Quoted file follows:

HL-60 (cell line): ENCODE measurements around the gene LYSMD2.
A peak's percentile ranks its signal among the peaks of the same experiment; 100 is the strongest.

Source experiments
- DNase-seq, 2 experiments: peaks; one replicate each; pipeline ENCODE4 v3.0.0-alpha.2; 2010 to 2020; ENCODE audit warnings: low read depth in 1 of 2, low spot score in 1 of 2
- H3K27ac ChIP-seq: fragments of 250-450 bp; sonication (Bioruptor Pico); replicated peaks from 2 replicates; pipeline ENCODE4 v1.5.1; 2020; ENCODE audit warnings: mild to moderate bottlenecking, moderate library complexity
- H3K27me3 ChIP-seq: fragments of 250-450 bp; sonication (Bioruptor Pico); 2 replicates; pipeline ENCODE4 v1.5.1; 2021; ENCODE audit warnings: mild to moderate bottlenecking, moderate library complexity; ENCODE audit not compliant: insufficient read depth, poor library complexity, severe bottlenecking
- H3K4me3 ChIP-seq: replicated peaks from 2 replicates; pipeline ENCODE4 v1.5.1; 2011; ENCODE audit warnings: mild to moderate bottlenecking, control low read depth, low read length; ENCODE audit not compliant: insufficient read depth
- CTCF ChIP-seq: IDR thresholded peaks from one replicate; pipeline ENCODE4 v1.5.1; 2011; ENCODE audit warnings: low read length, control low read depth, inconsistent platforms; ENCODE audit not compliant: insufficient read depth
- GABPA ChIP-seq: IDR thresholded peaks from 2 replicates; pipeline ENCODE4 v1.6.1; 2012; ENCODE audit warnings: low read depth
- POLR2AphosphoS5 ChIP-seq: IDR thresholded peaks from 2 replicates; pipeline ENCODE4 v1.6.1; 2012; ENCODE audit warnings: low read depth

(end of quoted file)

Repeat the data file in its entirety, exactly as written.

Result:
HL-60 (cell line): ENCODE measurements around the gene LYSMD2.
A peak's percentile ranks its signal among the peaks of the same experiment; 100 is the strongest.

Source experiments
- DNase-seq, 2 experiments: peaks; one replicate each; pipeline ENCODE4 v3.0.0-alpha.2; 2010 to 2020; ENCODE audit warnings: low read depth in 1 of 2, low spot score in 1 of 2
- H3K27ac ChIP-seq: fragments of 250-450 bp; sonication (Bioruptor Pico); replicated peaks from 2 replicates; pipeline ENCODE4 v1.5.1; 2020; ENCODE audit warnings: mild to moderate bottlenecking, moderate library complexity
- H3K27me3 ChIP-seq: fragments of 250-450 bp; sonication (Bioruptor Pico); 2 replicates; pipeline ENCODE4 v1.5.1; 2021; ENCODE audit warnings: mild to moderate bottlenecking, moderate library complexity; ENCODE audit not compliant: insufficient read depth, poor library complexity, severe bottlenecking
- H3K4me3 ChIP-seq: replicated peaks from 2 replicates; pipeline ENCODE4 v1.5.1; 2011; ENCODE audit warnings: mild to moderate bottlenecking, control low read depth, low read length; ENCODE audit not compliant: insufficient read depth
- CTCF ChIP-seq: IDR thresholded peaks from one replicate; pipeline ENCODE4 v1.5.1; 2011; ENCODE audit warnings: low read length, control low read depth, inconsistent platforms; ENCODE audit not compliant: insufficient read depth
- GABPA ChIP-seq: IDR thresholded peaks from 2 replicates; pipeline ENCODE4 v1.6.1; 2012; ENCODE audit warnings: low read depth
- POLR2AphosphoS5 ChIP-seq: IDR thresholded peaks from 2 replicates; pipeline ENCODE4 v1.6.1; 2012; ENCODE audit warnings: low read depth